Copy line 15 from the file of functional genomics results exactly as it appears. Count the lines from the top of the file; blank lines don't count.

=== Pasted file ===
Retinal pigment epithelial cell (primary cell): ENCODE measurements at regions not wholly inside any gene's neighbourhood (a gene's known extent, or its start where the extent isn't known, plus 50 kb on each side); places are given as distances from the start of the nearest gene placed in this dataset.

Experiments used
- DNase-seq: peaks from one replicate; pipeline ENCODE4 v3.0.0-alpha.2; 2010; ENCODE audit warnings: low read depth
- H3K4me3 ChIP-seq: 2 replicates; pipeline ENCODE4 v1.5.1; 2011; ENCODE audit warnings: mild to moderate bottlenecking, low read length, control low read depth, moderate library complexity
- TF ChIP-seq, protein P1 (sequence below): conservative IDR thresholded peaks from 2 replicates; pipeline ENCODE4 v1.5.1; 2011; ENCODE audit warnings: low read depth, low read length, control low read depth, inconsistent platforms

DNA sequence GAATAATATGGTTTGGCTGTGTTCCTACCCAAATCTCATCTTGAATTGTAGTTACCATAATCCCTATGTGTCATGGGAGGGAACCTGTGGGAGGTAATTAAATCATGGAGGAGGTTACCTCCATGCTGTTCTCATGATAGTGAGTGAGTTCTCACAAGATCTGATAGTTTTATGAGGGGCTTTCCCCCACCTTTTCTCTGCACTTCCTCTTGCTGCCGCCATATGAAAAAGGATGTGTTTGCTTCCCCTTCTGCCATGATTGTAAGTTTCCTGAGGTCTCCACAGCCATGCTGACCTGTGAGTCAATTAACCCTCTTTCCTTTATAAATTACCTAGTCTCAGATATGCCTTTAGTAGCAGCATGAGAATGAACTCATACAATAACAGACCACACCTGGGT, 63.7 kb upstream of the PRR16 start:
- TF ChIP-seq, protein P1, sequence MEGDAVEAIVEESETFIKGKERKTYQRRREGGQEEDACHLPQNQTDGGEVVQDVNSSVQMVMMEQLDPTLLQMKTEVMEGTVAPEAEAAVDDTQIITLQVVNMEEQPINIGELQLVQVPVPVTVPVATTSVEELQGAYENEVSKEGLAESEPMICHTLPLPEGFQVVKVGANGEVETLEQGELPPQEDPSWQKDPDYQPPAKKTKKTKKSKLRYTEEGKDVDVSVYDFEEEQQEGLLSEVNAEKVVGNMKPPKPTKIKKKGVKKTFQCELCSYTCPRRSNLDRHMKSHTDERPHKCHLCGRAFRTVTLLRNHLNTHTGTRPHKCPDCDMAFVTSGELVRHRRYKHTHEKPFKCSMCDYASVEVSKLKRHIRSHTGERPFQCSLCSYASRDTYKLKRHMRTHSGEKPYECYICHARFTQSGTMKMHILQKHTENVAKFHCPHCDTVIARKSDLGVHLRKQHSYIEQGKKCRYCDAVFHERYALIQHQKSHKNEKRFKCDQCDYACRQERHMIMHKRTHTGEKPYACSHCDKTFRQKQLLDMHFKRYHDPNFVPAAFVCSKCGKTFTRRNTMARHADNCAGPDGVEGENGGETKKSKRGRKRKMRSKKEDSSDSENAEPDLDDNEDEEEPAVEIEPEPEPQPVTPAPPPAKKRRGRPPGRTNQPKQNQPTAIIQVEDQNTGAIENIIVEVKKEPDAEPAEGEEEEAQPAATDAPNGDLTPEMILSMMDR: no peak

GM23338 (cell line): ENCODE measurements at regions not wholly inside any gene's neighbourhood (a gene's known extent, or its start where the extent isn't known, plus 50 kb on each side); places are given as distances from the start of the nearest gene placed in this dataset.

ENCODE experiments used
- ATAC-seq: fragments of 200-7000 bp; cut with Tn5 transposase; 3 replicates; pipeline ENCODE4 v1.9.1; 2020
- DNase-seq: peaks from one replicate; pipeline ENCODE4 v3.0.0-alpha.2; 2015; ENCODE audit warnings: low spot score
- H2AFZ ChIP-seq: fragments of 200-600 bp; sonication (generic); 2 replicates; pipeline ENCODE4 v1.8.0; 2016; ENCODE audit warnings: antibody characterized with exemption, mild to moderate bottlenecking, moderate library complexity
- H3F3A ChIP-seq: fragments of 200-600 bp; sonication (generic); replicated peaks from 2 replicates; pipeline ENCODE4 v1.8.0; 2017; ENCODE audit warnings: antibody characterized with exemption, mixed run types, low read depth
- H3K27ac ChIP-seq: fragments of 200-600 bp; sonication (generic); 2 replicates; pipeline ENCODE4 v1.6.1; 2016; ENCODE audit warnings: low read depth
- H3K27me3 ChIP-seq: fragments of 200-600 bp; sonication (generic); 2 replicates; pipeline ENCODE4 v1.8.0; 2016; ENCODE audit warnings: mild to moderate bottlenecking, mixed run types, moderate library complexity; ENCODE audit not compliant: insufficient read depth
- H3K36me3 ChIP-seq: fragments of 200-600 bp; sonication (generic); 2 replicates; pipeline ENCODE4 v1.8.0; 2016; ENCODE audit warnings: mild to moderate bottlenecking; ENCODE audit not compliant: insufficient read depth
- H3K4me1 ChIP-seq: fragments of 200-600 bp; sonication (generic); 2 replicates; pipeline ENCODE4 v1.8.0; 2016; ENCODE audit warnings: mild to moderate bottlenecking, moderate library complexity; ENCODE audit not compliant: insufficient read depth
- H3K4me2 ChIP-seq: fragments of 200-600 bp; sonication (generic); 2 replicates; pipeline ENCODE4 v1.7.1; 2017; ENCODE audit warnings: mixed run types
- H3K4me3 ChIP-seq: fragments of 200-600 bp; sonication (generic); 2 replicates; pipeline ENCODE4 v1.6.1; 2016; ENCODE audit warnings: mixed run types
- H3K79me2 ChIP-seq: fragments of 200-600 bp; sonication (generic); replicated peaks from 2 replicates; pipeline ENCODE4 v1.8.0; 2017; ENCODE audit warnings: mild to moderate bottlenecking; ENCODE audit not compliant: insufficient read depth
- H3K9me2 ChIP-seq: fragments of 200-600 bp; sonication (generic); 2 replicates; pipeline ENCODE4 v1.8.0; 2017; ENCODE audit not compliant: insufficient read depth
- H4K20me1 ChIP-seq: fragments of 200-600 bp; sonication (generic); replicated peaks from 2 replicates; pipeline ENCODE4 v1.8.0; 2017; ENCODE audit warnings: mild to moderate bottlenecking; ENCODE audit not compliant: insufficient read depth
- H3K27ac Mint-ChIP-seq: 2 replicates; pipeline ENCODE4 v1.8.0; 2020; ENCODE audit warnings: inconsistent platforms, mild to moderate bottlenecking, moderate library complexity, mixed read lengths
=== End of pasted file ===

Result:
- H3K27me3 ChIP-seq: fragments of 200-600 bp; sonication (generic); 2 replicates; pipeline ENCODE4 v1.8.0; 2016; ENCODE audit warnings: mild to moderate bottlenecking, mixed run types, moderate library complexity; ENCODE audit not compliant: insufficient read depth